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Kevin Lyda
Works at DERI
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Regarding https://tools.ietf.org/html/rfc6520 , isn't it a problem that the response must contain a copy of the data sent? Isn't that a possible attack vector?

From RFC 6520:
"""
When a HeartbeatRequest message is received and sending a HeartbeatResponse is not prohibited as described elsewhere in this document, the receiver MUST send a corresponding HeartbeatResponse message carrying an exact copy of the payload of the received HeartbeatRequest.
"""

For cryptanalysis, isn't knowing that the same text is being encrypted by the same key a useful thing to know? I'm not clear if TLS is using the same key to encrypt in each direction of course, but if it is this seems like a weakness.

Wouldn't a better response be one with the same length but with as much of the following as will fit: some sort of salted hash of the payload followed by random bytes.

+Loïc Guelorget +David Conran +Will Drewry
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Greg S
 
I don't think the two directions are encrypted in the same session key. And the attacker doesn't even know where the heartbeat request is, though I suppose he could make a guess based on traffic analysis.
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Debian packaging.

I have a set of autoconf-based projects which are mainly libraries (one has a binary) and I'd like to make package configs for them and check them in with the rest of the tree.  The git debian packaging tools generate loads of branches for this and then fling tools like quilt around like angry monkeys fling poo - with similar results.

I'm wondering if there might be a good example project that show what parts of the debian/ dir to commit.  And perhaps some nice, succinct directions how to build a package that start with "git clone blah" and end with "dpkg -i"
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There is.  I passed this by earlier today...  Anyway, I haven't done much with debian packaging, it's on my todo list.  RPMs though, by hand, autoconfig, ant, and maven, done them all.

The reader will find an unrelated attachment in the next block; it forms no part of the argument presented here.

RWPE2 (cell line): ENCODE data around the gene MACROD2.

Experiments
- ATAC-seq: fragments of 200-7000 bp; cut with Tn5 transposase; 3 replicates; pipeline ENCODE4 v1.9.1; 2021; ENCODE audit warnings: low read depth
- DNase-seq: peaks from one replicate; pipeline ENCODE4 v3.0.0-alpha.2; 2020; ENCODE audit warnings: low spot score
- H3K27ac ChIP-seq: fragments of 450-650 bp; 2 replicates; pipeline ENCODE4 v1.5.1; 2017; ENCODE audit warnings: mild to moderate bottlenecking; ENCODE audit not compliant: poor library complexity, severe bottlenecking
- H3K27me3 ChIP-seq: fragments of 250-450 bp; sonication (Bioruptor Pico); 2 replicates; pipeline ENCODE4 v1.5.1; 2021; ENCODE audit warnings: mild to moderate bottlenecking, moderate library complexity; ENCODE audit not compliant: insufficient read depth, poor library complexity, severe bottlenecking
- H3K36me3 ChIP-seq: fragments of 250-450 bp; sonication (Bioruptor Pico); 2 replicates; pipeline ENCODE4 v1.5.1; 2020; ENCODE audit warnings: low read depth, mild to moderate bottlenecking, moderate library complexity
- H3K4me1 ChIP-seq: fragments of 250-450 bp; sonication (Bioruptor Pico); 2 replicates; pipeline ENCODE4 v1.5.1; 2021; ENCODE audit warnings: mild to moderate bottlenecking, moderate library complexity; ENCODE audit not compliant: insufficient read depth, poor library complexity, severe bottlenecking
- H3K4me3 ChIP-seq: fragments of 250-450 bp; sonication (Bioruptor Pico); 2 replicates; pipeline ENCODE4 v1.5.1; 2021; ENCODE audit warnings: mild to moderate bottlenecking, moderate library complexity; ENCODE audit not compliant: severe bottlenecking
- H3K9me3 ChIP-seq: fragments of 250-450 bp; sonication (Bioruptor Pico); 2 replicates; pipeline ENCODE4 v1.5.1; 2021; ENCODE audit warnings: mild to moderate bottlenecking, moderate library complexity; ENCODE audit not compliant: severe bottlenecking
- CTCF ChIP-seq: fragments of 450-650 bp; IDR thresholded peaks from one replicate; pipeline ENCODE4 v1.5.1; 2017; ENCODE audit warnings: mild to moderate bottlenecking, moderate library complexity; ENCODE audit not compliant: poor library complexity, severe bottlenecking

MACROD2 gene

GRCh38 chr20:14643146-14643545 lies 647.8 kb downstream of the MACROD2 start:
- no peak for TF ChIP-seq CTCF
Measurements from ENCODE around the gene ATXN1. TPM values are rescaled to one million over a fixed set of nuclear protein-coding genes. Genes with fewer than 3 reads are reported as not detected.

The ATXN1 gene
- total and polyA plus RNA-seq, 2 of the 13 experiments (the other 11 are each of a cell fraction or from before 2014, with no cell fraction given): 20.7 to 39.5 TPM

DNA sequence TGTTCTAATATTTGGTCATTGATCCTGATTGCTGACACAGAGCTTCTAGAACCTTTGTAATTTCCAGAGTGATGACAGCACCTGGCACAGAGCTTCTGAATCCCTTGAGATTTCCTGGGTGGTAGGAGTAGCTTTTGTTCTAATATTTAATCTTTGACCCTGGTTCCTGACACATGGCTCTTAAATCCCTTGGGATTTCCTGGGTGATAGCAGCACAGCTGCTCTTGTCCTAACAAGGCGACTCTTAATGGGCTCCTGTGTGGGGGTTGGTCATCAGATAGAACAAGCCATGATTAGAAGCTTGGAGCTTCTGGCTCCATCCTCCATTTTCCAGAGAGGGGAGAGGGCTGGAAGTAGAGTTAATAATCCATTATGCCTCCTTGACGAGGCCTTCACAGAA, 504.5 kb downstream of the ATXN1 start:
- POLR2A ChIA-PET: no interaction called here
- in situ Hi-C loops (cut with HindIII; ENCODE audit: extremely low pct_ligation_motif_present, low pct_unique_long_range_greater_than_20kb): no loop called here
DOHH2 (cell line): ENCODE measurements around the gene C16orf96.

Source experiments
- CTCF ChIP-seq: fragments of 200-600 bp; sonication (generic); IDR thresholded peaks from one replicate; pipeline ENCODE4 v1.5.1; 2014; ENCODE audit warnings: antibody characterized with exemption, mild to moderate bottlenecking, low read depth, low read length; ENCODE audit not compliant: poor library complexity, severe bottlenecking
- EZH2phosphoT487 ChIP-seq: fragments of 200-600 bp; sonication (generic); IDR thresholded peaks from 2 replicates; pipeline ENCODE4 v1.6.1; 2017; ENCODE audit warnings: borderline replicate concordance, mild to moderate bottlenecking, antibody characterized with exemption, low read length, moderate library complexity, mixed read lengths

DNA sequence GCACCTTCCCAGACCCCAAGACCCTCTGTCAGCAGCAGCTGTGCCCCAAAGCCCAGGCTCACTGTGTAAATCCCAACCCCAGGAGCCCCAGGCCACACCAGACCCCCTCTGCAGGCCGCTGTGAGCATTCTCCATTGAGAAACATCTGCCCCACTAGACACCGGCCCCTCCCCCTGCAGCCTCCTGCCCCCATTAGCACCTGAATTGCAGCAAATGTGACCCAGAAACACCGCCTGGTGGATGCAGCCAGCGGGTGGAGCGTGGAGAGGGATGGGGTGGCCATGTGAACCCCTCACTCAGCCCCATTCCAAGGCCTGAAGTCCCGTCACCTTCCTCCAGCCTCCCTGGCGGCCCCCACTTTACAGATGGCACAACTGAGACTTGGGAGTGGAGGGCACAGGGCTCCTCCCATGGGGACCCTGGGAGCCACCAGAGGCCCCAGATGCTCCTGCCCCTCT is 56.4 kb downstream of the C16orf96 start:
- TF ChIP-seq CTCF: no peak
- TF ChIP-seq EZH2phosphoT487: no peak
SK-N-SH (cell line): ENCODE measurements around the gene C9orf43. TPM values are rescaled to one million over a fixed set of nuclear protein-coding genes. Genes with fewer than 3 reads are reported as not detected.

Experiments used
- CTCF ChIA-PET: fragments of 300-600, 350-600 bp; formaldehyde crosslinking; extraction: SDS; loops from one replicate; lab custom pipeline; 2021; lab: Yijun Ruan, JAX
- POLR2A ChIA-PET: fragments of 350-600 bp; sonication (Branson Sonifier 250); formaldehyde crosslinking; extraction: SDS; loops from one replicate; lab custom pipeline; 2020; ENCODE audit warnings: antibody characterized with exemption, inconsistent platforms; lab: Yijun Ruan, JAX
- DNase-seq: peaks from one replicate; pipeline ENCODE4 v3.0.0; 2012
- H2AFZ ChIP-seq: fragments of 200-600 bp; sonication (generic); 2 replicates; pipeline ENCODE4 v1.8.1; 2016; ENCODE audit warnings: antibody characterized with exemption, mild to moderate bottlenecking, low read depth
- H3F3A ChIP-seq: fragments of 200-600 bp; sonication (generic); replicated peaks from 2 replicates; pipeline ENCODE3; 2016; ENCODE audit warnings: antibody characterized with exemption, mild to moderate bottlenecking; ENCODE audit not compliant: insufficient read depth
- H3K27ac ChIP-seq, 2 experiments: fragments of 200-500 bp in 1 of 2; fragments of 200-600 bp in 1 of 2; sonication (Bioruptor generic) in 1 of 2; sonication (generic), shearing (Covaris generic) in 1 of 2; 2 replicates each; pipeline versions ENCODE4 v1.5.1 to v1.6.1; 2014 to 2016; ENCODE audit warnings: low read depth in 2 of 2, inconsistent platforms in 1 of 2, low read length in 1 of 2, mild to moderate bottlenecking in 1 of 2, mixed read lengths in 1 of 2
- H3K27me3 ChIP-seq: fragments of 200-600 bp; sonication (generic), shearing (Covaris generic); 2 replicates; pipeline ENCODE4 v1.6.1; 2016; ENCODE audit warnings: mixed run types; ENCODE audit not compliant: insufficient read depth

Anyway, where I am going with this is, if you're doing CI, artifactory (pro) does RPMs in addition to jar files, I think the next version will do deb and gems.  And probably other stuff.

disclosure, I'm going to be starting at jfrog on the 21st.  That said one of the reasons they hired me is because I'm already a fan boy.

One more thought, if the command isn't git clone; autoreconf&&configure&&make you're doing it wrong ;-)
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Has anyone I know tried this?  Does it work well?

https://github.com/Valloric/YouCompleteMe
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ycm and syntastic play nicely together.
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Kevin Lyda

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More info on the thing I shared earlier.
 
So this is interesting (to TCP geeks).

+John Looney noticed that:

    while true; do telnet localhost 50000; done

will eventually succeed in connecting (nothing's listening on port 50000), and, strangely, it connects to itself. What's happening is that the ephemeral port allocated for the socket source is actually accepting the connection, resulting in a self connect.

You can make this happen immediately by specifying a source port; eg:

        socat stdio TCP:localhost:50000,sourceport=50000

Even more interestingly; if you have two machines, and arrange matters so that each connects to the other using the other's source address as their target address, the connection is established. This can be shown using socat as follows: